Climate is inextricably intertwined with equity, education, health, and justice. This is why the United Nations released the 17 Sustainable Development Goals (SDGs) in 2015. They provide “a shared blueprint for peace and prosperity for people and the planet, now and into the future.” (United Nations, 2022). The SDGs are an acknowledgement that none of the challenges facing humanity can be studied or solved in isolation; we must take an interdisciplinary approach that recognizes the connections between poverty, education, inequality, and climate.
We are on a path for planetary warming of 2.0°C and beyond. The 2022 IPCC Summary for Policymakers notes that “near-term actions that limit global warming to close to 1.5°C would substantially reduce projected losses and damages related to climate change in human systems and ecosystems” (IPCC, 2022). With that in mind, we all have an obligation to mitigate our climate impacts where we can.
This Isn’t Personal
We have been told that we must make changes to our personal lives to influence the course of climate change. While there are certainly many options for change on a personal level—household solar arrays, electric vehicles, vegan lifestyles, and abandoning air travel, to name a few—no individual lifestyles changes have as much impact as those we make at work.
According to a 2017 report published by the Carbon Disclosure Project (CDP), the not-for-profit organization that runs the global disclosure system, 100 companies are responsible for more than half of all greenhouse gas emissions since the start of the industrial revolution 250 years ago. These organizations are responsible for 71% of all emissions since 1998 (CDP, 2017).
If the majority of emissions are driven by corporations, then how can we leverage our professional impact? How could we, as content professionals, make a difference? Certainly, there are opportunities for climate reporting, or emphasizing sustainability attributes of our products and services, but what about the content itself?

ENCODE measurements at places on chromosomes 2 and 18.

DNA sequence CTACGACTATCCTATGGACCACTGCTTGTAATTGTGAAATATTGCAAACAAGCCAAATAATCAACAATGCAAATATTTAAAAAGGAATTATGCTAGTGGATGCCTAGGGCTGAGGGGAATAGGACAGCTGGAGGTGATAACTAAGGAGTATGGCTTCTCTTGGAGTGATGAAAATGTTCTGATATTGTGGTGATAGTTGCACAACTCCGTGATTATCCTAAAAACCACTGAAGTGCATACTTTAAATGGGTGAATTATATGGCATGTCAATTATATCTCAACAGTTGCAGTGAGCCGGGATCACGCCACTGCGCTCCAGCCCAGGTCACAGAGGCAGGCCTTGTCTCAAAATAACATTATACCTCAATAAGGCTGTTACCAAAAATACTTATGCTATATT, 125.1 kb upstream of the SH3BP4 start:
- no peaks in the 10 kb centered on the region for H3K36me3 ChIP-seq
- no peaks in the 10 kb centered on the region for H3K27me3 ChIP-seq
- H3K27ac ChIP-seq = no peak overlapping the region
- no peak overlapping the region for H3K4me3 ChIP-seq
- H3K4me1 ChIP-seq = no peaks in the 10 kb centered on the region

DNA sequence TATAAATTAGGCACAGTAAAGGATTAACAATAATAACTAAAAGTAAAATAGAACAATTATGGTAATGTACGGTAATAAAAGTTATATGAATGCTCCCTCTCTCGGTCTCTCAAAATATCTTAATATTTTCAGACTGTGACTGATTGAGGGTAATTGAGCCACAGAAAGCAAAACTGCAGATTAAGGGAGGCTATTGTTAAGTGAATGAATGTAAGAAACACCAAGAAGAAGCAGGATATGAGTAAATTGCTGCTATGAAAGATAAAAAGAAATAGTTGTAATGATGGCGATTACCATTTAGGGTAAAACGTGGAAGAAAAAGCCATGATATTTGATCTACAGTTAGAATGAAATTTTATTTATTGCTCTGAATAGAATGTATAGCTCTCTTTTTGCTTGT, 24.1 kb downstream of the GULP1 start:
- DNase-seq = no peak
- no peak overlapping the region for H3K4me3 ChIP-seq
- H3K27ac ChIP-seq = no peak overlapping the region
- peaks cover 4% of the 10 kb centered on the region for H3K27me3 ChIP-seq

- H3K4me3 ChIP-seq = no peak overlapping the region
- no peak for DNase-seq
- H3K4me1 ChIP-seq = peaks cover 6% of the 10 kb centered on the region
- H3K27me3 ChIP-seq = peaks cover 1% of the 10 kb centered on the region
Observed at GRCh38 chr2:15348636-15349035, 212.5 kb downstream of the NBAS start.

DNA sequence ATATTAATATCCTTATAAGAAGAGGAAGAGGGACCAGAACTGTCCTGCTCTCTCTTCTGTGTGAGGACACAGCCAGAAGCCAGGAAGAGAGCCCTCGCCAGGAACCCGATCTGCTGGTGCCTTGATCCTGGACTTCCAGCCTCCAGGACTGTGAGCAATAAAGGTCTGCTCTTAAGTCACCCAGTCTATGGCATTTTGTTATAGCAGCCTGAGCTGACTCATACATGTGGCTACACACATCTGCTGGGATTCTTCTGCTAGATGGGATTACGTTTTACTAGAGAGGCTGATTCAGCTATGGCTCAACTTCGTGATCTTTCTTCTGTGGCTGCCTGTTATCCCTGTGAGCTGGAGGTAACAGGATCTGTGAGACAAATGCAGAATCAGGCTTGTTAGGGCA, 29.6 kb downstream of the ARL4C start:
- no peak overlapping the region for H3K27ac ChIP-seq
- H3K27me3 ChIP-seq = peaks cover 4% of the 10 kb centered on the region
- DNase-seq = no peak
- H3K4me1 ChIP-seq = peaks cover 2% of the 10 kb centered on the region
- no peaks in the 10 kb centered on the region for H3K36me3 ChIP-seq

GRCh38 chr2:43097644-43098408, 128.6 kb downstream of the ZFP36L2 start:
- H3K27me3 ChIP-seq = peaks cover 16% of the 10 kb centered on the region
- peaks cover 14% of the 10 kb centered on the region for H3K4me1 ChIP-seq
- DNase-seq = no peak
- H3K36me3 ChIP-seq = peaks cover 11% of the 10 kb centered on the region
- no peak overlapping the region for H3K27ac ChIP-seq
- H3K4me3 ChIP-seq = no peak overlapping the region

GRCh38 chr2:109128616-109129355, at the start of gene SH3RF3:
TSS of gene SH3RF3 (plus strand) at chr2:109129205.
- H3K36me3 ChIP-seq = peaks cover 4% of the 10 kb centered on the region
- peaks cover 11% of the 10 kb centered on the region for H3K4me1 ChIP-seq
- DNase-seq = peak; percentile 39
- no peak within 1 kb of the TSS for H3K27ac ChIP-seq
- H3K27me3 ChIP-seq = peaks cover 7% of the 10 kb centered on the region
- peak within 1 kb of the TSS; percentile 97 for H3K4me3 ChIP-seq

I discovered that we can make direct connections between the content we create and the greenhouse gas emissions associated with that content.
Establishing a Baseline: Understanding Carbon Footprints
Where does energy come from, and how does that create emissions?
Currently, 20% of energy in the U.S. comes from renewable sources, such as solar, wind, geothermal, or hydroelectric. The majority comes come from the burning of fossil fuels, such as petroleum, natural gas, or coal (Frequently Asked Questions (FAQs) – U.S. Energy Information Administration (EIA), n.d.). When fossil fuels are burned, they release carbon dioxide into the atmosphere. Carbon dioxide is a greenhouse gas that traps heat in the atmosphere, causing the planet to warm. While some carbon dioxide exists naturally in the atmosphere, the levels of atmospheric carbon have been increasing steadily since the start of the industrial revolution (U.S. Department of Commerce, n.d.).